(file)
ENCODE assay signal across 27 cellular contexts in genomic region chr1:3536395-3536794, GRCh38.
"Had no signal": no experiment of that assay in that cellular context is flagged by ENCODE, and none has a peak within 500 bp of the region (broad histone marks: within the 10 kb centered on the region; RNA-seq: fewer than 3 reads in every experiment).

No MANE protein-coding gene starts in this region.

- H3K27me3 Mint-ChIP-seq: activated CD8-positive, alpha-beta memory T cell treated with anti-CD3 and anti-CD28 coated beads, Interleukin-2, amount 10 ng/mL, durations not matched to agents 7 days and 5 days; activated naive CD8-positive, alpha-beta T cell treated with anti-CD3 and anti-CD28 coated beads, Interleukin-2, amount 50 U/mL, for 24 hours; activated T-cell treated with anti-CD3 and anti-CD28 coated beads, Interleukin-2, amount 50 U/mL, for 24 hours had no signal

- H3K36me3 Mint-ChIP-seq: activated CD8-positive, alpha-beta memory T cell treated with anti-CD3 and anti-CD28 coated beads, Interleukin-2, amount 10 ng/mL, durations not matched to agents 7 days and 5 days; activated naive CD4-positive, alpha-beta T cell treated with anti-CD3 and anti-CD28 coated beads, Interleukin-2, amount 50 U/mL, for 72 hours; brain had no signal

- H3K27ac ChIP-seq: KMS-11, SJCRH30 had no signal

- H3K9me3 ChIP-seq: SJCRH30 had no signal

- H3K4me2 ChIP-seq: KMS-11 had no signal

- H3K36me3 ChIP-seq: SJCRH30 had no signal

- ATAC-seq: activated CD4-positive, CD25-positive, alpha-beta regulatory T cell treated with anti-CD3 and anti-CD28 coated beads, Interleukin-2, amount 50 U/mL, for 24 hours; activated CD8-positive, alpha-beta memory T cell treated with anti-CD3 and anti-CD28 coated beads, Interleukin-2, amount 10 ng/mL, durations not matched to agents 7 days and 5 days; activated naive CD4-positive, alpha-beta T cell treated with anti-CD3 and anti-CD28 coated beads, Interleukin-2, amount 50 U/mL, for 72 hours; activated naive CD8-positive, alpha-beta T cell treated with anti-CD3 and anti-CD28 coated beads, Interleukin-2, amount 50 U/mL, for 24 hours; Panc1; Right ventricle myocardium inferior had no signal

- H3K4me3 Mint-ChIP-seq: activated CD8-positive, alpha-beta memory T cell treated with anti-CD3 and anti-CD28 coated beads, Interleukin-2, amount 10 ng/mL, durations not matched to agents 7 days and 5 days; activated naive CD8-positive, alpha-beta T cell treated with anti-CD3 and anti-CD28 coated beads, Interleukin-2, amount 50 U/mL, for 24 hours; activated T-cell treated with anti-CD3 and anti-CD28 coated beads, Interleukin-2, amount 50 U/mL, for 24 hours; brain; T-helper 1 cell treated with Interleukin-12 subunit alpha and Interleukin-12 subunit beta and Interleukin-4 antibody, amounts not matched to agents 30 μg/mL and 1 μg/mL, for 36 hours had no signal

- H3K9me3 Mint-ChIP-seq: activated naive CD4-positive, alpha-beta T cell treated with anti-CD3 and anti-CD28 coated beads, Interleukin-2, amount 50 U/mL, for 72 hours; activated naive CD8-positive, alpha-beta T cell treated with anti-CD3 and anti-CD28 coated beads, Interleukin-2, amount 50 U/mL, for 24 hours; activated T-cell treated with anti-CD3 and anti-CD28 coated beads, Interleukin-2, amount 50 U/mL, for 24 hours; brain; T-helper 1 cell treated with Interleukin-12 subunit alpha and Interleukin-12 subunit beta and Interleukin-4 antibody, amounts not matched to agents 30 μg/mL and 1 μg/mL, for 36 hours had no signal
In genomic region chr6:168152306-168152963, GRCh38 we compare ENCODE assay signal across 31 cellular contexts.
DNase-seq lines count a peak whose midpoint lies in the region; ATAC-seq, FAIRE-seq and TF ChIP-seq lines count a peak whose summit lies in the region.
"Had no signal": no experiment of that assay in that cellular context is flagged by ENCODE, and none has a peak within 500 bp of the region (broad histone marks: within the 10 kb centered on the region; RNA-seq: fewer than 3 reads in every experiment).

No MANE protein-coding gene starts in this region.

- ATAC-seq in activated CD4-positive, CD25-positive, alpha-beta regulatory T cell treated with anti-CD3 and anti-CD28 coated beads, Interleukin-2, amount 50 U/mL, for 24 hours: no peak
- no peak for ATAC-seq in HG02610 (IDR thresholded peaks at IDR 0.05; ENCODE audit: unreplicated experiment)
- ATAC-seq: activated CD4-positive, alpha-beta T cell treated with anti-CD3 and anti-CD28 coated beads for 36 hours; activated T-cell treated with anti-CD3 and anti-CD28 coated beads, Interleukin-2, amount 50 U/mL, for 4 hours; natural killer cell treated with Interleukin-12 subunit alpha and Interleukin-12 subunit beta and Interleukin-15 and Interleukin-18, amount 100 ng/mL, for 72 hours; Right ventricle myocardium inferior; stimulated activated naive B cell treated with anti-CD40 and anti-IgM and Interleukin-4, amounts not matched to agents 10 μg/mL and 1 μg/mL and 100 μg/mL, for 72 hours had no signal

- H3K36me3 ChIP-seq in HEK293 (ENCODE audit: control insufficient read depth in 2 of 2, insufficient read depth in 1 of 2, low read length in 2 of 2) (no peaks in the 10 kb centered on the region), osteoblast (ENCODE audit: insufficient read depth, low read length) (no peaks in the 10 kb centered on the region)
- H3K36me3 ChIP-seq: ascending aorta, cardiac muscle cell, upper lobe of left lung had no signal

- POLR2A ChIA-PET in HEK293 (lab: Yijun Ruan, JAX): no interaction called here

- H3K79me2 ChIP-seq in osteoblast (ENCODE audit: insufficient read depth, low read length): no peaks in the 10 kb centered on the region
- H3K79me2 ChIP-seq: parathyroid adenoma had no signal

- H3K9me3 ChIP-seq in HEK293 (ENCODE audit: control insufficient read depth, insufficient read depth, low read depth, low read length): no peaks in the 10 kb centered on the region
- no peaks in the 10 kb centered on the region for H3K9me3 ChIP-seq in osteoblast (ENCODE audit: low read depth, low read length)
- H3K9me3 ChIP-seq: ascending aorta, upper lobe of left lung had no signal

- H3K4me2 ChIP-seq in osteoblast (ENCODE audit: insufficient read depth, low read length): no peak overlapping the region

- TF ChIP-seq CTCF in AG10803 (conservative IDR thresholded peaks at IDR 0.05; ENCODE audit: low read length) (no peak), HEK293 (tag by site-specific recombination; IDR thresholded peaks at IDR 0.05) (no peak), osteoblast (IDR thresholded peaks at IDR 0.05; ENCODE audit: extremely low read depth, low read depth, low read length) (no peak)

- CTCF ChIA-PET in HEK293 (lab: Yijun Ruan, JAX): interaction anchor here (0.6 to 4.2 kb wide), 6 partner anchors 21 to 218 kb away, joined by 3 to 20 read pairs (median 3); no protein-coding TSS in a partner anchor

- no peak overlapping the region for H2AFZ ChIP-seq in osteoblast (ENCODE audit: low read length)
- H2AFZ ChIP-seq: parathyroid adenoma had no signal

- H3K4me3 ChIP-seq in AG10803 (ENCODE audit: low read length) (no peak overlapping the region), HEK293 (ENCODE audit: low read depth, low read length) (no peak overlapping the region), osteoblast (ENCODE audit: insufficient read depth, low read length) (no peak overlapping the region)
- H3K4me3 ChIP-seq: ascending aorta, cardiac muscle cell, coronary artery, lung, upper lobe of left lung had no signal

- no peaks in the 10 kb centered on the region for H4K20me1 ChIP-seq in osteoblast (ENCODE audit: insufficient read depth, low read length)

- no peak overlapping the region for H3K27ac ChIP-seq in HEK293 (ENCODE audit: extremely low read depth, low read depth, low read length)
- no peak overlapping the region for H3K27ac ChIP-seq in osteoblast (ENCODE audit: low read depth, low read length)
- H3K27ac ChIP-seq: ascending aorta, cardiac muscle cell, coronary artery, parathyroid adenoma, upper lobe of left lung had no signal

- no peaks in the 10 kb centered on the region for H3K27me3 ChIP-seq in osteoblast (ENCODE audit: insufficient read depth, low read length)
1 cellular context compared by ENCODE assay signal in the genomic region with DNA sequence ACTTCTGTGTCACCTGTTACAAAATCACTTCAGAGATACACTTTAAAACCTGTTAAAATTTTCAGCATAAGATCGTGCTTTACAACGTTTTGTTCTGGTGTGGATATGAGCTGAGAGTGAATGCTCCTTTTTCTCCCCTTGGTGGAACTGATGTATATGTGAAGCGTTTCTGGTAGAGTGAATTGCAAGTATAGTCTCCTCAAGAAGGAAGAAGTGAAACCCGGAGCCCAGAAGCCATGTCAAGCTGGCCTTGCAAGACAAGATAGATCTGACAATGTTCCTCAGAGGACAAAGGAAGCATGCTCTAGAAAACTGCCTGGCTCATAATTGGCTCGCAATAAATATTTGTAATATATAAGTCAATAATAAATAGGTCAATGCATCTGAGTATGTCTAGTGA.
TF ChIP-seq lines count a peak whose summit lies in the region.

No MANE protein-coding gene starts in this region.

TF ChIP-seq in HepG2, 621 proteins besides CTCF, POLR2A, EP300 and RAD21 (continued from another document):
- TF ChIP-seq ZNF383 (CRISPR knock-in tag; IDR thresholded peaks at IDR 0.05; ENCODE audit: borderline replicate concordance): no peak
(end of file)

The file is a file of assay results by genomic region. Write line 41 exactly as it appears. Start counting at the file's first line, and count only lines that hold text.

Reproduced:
TF ChIP-seq lines count a peak whose summit lies in the region.